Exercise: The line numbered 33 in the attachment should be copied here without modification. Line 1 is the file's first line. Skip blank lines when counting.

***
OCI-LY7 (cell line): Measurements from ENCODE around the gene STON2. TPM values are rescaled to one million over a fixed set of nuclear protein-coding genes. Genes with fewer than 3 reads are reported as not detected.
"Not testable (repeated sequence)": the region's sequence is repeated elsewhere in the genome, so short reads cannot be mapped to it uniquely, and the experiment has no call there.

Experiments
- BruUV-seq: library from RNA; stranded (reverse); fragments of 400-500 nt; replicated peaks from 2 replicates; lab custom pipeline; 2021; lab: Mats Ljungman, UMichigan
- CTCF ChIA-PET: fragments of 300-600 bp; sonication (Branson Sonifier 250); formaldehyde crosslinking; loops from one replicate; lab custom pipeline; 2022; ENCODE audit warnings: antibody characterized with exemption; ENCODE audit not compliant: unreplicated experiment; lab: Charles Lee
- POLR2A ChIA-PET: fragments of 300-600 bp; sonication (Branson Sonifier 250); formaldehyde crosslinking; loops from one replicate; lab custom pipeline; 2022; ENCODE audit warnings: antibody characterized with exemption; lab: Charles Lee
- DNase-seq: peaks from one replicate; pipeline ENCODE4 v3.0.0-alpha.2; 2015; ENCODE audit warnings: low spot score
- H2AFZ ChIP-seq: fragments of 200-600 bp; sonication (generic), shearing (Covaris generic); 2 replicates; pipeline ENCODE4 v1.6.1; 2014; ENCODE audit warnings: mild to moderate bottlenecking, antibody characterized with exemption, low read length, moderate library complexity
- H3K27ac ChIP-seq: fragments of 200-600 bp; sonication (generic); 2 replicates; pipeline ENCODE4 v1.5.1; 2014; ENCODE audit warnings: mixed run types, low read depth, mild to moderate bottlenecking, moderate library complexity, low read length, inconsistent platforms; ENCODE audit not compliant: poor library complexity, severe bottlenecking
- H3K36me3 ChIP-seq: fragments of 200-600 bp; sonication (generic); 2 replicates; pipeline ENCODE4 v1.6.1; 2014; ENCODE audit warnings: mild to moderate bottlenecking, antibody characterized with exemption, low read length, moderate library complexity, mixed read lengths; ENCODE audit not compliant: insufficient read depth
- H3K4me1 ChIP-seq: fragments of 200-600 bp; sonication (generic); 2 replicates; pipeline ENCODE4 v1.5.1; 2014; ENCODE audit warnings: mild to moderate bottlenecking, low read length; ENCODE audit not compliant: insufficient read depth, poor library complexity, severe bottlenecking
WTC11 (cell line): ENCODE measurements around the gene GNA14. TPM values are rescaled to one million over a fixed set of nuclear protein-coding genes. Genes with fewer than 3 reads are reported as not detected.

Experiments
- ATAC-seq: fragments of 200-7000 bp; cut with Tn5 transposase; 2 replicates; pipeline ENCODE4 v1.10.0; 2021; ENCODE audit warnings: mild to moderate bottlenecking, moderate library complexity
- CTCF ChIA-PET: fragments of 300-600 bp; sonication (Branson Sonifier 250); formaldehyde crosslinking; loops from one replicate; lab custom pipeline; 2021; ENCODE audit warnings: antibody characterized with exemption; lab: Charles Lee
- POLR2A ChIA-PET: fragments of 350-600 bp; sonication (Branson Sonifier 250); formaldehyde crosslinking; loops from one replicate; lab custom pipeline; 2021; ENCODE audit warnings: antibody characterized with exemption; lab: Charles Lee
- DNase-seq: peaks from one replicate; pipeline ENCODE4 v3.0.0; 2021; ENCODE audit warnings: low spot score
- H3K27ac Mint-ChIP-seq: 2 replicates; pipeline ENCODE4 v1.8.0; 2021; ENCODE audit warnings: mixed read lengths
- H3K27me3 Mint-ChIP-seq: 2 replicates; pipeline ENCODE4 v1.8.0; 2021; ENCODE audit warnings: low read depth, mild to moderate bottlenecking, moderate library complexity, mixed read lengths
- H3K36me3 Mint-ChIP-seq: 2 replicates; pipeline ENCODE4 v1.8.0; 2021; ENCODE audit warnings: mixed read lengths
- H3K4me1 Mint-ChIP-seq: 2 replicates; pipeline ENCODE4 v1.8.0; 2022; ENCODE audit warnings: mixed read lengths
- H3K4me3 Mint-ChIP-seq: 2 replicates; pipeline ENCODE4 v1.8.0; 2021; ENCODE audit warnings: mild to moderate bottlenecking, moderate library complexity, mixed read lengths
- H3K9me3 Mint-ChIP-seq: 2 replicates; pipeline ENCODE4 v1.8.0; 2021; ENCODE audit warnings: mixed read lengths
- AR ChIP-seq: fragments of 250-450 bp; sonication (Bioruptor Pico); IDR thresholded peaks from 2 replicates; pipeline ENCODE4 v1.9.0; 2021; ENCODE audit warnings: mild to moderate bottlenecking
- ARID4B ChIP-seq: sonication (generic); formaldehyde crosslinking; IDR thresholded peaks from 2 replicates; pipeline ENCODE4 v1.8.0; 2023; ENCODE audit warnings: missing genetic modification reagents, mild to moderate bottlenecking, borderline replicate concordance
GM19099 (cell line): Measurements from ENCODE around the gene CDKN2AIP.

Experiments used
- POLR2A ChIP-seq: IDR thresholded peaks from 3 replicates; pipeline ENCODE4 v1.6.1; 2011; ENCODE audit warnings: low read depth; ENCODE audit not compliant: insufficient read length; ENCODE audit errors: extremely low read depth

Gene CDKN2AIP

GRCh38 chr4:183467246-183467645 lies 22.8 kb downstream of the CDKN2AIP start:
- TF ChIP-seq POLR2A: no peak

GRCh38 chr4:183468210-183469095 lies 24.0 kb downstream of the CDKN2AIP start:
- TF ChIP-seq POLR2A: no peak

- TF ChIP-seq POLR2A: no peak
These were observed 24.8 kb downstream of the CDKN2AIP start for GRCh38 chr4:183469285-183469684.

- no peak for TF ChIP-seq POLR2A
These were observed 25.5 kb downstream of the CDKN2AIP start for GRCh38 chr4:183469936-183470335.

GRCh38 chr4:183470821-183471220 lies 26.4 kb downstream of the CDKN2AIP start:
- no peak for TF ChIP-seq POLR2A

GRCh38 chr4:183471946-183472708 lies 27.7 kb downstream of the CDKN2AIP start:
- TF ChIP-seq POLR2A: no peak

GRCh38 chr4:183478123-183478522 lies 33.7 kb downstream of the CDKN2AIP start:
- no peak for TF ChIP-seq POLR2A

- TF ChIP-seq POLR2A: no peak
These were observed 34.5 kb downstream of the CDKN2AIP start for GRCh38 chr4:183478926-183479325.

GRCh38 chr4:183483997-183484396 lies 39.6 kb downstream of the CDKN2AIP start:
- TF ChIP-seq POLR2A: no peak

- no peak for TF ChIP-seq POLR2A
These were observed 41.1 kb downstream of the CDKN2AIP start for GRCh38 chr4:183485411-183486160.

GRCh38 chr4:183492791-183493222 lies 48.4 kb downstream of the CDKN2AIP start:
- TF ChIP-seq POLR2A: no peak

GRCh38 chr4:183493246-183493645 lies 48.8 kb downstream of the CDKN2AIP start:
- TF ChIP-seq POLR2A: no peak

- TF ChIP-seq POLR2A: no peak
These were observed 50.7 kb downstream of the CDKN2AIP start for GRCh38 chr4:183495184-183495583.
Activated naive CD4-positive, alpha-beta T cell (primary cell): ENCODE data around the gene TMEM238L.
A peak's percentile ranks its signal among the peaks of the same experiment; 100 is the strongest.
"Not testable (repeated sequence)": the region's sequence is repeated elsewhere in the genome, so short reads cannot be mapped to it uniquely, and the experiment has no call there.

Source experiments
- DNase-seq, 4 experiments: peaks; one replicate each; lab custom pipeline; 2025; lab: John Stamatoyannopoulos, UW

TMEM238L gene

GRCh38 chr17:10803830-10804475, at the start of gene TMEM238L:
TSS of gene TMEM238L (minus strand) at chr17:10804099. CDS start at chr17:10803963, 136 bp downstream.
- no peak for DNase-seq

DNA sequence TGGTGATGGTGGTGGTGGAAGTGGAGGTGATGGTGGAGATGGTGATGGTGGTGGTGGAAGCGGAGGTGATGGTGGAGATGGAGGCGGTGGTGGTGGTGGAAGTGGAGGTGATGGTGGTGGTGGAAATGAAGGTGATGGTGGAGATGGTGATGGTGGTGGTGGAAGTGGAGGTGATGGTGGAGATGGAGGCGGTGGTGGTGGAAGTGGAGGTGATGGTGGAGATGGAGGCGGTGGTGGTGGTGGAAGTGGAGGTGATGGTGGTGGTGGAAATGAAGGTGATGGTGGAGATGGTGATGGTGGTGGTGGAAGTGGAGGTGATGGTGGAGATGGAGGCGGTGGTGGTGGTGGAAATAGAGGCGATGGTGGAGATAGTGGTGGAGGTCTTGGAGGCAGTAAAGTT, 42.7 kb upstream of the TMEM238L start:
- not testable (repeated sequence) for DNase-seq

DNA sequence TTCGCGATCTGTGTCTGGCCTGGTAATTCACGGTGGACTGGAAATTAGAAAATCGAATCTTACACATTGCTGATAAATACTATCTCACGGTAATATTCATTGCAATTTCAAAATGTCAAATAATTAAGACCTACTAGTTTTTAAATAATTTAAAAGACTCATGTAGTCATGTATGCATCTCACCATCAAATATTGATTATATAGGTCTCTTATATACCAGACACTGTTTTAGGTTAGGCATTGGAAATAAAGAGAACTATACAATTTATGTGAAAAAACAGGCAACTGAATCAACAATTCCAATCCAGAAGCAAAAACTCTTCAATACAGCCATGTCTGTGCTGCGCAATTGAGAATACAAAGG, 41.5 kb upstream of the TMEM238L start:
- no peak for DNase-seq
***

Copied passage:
- TF ChIP-seq POLR2A: no peak